Craft Special Edition - sponsored by Prezi

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Our next event is a special edition thanks to Craft Conference (https://craft-conf.com/2016). Snacks are sponsored by Prezi, Craft invites you to some afterparty free drinks.

We are so lucky that Joseph Pelrine agreed to give us a talk on a very interesting area of his research: interviewing and the psychology behind it.

Program:
17.30 - venue opens, snacks
18.00 - presentation starts
19.30 - snacks and networking
20.30 - afterparty at Grund - 2 free drinks for all meetup attendees

Talk:
Joseph Pelrine - The 5-channel interviewing model
One of the challenges in UX interviewing is obtaining from the interviewee cognitive and emotional information processed at the subconscious level, information that the interviewee themselves is often not aware of. These weak signals are of great importance, though, as they provide the stimulus for a positive or negative bias towards the situation or product being analysed, as well as towards the interviewer.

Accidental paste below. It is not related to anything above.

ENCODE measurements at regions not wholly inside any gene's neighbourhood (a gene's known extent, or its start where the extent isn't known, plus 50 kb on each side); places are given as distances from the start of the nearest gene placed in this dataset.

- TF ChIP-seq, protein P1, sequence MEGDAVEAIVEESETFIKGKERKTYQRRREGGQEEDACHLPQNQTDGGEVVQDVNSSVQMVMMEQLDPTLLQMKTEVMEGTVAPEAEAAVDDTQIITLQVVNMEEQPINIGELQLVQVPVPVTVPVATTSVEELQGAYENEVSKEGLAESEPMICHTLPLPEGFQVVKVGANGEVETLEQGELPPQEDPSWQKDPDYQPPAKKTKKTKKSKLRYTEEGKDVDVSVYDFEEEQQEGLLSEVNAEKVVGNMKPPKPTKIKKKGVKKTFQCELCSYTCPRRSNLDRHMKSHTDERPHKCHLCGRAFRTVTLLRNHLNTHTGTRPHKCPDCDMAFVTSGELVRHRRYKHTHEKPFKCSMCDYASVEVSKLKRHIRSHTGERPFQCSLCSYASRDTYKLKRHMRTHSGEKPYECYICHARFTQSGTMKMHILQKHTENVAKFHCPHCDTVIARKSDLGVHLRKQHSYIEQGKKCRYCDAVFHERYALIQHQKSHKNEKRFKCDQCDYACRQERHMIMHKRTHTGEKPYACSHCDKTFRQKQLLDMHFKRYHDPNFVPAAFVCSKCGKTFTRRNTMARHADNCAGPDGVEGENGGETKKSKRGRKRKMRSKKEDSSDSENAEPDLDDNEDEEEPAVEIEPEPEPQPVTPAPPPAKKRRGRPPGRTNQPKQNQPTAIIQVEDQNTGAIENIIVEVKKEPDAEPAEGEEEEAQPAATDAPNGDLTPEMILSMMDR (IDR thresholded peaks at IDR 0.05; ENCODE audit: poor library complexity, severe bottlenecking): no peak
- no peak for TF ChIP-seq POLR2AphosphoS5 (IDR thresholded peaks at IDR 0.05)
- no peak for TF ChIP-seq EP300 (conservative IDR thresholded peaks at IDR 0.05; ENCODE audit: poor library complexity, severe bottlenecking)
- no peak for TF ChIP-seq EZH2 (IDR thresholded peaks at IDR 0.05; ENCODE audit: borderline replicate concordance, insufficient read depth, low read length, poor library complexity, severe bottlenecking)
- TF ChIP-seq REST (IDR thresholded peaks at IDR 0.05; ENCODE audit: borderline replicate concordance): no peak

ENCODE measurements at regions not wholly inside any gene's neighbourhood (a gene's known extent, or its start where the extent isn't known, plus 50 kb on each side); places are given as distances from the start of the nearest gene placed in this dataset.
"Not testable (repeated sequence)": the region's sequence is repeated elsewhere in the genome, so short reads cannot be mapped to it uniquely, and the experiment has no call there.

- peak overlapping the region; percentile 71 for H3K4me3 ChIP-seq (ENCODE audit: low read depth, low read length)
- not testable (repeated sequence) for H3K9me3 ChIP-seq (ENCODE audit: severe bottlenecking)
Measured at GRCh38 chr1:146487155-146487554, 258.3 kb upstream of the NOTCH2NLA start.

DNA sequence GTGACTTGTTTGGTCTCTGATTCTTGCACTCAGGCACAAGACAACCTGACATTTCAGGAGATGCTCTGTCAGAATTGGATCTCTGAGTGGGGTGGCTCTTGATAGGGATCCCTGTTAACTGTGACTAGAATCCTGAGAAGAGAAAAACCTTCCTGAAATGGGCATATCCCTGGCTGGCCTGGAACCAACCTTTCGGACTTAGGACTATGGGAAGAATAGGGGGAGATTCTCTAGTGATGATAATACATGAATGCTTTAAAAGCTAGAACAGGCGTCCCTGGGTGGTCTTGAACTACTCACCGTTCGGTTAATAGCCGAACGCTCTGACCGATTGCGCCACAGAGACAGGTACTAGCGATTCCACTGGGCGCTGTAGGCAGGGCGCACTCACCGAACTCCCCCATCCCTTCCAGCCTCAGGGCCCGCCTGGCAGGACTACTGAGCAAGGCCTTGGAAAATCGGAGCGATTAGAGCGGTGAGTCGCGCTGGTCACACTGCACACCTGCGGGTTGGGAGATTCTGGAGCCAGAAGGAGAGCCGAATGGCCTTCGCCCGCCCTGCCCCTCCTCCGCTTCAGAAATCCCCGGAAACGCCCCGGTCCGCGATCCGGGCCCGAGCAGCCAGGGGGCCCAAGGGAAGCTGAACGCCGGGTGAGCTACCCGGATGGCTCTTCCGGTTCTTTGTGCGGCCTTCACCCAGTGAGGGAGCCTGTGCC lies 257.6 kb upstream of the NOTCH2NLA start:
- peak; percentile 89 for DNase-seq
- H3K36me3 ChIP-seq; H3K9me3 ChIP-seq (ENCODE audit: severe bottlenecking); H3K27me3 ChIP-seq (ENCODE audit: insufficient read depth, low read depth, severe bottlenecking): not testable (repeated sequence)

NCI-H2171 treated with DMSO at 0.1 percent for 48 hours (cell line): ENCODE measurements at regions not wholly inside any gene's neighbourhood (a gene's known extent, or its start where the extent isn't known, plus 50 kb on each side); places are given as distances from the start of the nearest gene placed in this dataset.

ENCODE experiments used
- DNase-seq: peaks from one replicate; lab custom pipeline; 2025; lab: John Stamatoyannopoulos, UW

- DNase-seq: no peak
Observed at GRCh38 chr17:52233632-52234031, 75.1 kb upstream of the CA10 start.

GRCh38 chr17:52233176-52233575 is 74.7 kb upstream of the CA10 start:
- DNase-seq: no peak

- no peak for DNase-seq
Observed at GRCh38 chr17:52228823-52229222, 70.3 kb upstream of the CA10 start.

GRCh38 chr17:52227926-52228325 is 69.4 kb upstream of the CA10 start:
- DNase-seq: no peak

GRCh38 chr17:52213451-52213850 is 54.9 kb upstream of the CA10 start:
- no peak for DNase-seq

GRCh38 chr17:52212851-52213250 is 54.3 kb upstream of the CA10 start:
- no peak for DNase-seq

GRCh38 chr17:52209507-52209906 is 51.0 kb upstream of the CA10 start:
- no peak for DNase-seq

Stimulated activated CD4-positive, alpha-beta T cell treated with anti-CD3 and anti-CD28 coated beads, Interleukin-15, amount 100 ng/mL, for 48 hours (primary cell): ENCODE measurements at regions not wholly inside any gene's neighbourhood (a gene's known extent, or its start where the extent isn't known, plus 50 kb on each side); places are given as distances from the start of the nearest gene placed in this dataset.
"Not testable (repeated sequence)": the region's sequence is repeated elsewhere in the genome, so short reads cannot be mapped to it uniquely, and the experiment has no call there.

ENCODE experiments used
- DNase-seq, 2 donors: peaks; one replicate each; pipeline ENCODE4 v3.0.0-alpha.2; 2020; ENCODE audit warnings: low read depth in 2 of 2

The 5-channel model (Pearse and Lansley 2010), based on the work of Paul Ekman and others, was originally developed for use in a forensic interviewing context. It provides an integrated model for observation and analysis of both verbal and non-verbal signals, and could potentially be useful in UX interviewing situations.
This talk will provide an overview of the 5-channel model and the related PEER model for interview structuring (Pearse and Gudjonsson 2016), with the goal of stimulating discussion as to the applicability of the models to the UX context.

As Kent Beck’s assistant, Joseph Pelrine was one of the first in the world who worked with eXtreme Programming. As Europe’s first certified ScrumMaster and Trainer, he was largely responsible for introducing Scrum to the german-speaking part of Europe. For almost 20 years, Joseph Pelrine has been helping some of the world’s most important companies improve their software development process and successfully transition to Agile. A noted international speaker, he conducts research in the field of social complexity theory and its application to Agile processes, and is currently pursuing a PhD in psychology.